With the soaring cost of living, many employees won’t have ever felt their finances so squeezed as they are right now. The Chancellor’s Spring Statement attempted to address some of the issues that the general public are facing, but workers are still left feeling helpless against the rising cost of living. People are facing an increase in their energy bills, public transport, petrol, food, and more. In fact, the Office for National Statistics found that inflation in the UK reached 6.2% in February, seeing the biggest drop in spending power since 1956 when records began. It’s even predicted to surpass 7% in April.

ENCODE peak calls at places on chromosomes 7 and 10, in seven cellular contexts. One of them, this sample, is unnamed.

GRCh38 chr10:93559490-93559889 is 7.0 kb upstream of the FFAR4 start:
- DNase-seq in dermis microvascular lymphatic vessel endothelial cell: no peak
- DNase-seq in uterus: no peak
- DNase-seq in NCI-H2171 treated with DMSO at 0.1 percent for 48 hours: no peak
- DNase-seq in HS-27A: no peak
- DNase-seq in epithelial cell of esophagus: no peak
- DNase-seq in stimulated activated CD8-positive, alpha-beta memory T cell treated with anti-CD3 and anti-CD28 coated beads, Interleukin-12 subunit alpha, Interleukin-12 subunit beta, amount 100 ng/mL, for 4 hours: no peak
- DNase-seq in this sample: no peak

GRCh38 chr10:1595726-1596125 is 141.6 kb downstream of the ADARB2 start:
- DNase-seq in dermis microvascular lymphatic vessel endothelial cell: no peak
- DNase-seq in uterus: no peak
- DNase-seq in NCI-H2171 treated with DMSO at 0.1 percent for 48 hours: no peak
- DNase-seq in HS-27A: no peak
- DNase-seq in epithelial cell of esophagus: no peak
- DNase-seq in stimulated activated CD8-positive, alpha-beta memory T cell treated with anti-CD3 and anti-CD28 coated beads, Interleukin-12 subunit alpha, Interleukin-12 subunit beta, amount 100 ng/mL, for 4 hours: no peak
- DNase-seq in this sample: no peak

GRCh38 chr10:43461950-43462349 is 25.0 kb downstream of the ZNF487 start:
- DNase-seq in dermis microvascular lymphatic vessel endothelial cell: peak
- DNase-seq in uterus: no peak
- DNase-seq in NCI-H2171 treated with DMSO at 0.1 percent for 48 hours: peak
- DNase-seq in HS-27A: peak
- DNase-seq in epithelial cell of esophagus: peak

The Bank of England maintains that this rise in inflation is a side effect of the pandemic, and only time will tell when costs will stabilise. Until then, workers are going to feel the squeeze. During economic uncertainty, it’s common to feel anxious about finances. A recent study found that 16% of the public are already losing sleep over cost of living concerns, and 19% have cut back on activities that help their mental health, like the gym. Lack of sleep and not being financially able to do the things that help us can cause distraction or disengagement, consequently resulting in an impact on work. 

Helping to support employees, empower them financially, and address the mental health issues that stem from inflation is imperative for HR employees. Not only in a pastoral capacity, which requires HR to ensure that all employees are properly supported, but also as a business practicality. Anxious, distracted, and stressed workers will not be as productive. Therefore, it’s increasingly important for both employees and employers that workers have adequate support available.